Being or Been?
Being or Been?What is the difference between "being" and "been"?
Use "being" after the verb "to be" (e.g., am, is, are, was, were). For example:
- The greatest benefit is being in Paris.
- He was being an idiot.
- I have been to Paris.
- The puma has been seen in the city.
More about "Being" and "Been"Writers occasionally confuse the words "being" and "been" because they sound similar and both come from the verb "to be."
As a rule, the word "been" is always used after "to have" (in any of its forms, e.g., "has," "had," "will have," "having"). Conversely, the word "being" is never used after "to have." "Being" is used after "to be" (in any of its forms, e.g., "am," "is," "are," "was," "were").
- I have been busy.
- Terry has being taking the stores to the shelter. (Remember that "being" cannot follow the verb "to have" (here, "has").)
Been or being? This flow diagram will get you the right answer.
The Words "Been" and "Being" Are ParticiplesLet's get technical for a second.
Been is a Past Participle. The word "been" is the past participle of the verb "to be." As such, it can be used with "have" (in all its guises) to form tenses in the perfect (or complete) aspect. For example:
- The dog has been naughty. (The action is over. It's completed.)
- More gold has been mined from the thoughts of men than has been taken from the earth. (Author Napoleon Hill) (The action is completed.)
- The dog is being naughty. (The action is ongoing. It's continuing.)
- More gold is being mined from the thoughts of men than is being taken from the earth. (The action is continuing.)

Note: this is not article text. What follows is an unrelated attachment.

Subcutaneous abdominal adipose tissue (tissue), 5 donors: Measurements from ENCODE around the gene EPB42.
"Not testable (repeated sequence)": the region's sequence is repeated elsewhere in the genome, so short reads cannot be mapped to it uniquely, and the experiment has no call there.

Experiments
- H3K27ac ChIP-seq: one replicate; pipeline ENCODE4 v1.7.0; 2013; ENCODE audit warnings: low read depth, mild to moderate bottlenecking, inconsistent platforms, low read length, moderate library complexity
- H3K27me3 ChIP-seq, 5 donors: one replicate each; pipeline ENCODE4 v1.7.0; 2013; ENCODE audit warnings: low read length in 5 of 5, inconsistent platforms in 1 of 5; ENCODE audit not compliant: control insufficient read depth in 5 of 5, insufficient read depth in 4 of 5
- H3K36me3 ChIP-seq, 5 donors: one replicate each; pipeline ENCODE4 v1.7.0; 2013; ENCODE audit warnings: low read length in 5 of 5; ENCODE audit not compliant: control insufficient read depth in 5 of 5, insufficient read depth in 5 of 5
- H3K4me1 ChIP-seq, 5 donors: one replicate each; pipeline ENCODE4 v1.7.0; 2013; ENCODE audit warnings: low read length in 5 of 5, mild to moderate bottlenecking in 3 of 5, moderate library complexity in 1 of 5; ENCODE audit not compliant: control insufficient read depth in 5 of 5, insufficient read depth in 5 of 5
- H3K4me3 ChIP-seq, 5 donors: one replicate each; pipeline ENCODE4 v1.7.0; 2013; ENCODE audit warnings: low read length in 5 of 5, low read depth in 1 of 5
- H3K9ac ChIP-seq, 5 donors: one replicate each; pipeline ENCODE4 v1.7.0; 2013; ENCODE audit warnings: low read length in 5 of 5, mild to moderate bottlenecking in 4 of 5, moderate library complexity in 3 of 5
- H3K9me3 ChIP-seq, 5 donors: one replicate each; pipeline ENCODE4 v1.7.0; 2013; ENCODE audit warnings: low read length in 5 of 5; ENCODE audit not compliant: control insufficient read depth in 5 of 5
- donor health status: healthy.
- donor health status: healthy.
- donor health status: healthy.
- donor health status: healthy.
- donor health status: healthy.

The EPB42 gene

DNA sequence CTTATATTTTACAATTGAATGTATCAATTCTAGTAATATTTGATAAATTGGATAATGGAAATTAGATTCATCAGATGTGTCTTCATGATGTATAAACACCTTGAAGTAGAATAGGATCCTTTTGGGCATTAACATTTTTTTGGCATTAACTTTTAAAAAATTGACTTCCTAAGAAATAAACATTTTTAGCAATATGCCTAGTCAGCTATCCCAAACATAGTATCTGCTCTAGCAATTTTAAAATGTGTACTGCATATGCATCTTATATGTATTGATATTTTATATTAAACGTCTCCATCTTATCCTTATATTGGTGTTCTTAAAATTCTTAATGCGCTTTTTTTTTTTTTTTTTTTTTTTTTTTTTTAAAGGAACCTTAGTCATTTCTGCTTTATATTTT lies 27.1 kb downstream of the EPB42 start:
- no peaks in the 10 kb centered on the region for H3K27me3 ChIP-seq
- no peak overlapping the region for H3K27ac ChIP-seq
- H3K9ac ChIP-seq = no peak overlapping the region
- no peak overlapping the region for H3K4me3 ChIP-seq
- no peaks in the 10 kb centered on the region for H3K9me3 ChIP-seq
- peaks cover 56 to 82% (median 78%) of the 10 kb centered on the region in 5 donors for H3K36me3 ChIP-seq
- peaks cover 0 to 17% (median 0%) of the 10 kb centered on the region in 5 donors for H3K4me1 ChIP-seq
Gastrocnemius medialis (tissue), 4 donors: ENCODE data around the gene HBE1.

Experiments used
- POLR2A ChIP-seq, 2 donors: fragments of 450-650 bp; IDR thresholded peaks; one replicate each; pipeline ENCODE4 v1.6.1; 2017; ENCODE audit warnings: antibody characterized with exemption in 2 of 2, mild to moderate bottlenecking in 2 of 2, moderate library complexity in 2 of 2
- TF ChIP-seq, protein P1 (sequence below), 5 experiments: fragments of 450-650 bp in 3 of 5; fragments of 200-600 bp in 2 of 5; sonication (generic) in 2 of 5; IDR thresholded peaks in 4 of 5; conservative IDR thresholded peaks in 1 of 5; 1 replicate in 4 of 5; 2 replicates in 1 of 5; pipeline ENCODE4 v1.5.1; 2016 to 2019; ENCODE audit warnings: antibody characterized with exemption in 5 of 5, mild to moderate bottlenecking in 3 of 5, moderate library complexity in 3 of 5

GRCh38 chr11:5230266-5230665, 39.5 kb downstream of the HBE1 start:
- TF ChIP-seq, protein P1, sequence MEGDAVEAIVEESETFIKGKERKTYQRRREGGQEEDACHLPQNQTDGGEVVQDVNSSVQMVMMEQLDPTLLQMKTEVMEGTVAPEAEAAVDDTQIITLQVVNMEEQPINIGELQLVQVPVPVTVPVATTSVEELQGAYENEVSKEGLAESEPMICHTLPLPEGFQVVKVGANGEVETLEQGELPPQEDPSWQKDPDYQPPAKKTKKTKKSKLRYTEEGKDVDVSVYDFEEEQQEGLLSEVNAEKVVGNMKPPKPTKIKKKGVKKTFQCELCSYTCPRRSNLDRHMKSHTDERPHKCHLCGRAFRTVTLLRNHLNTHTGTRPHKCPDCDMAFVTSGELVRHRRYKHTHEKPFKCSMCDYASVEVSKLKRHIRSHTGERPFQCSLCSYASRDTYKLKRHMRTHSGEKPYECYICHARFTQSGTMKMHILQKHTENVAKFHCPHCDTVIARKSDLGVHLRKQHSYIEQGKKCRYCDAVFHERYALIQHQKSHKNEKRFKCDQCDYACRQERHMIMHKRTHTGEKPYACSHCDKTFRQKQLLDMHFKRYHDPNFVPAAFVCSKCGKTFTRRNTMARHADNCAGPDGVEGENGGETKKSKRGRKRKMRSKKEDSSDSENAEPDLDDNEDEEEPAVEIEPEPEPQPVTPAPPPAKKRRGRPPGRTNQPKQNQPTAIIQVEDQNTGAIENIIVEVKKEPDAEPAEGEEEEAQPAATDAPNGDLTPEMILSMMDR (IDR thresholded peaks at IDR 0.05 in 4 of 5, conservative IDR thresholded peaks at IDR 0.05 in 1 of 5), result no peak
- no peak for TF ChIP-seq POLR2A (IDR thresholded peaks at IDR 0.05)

"Being" as a NounThe word "being" can be a common noun. In this use, it means a person or creature. For example:
- I'm not an animal. I'm a human being. (The Elephant Man)
- A strange being appeared at the door of the space ship.
"Being" as a GerundThe word "being" can also be a gerund, which is a type of noun. In this use, it has a meaning similar to "existing." For example:
- Do you like being so ignorant?
- The accident was caused by his being so clumsy.
- I live in terror of not being misunderstood. (Playwright Oscar Wilde)
- Loneliness and the feeling of being unwanted is the most terrible poverty. (Mother Teresa)
More about "Been" and "Being" as Participles"Being" is the present participle of the verb "to be." (For comparison, "cooking" is the present participle of the verb "to cook.")
"Been" is the past participle of the verb "to be." (For comparison, "cooked" is the past participle of the verb "to cook.")
Often participles are used as adjectives before nouns, but "being" and "been" are not used this way. Look at these examples with the past participles "deleted" and "broken" and the present participles "cooking" and "running."
- broken link
- deleted file
- cooking sauce
- running shoes
- the been car (What does this mean? The car that used to be a car? This is nonsense.)
- the being tree (The tree that is a tree? This is nonsense.)
- He is being stupid.
- He is been stupid. (Remember that "been" goes with "has.")
- He has been stupid.
- Being such a lazy oaf, Tony often drives to the nearby shops. ("Being such a lazy oaf" is a participle phrase that describes Tony.)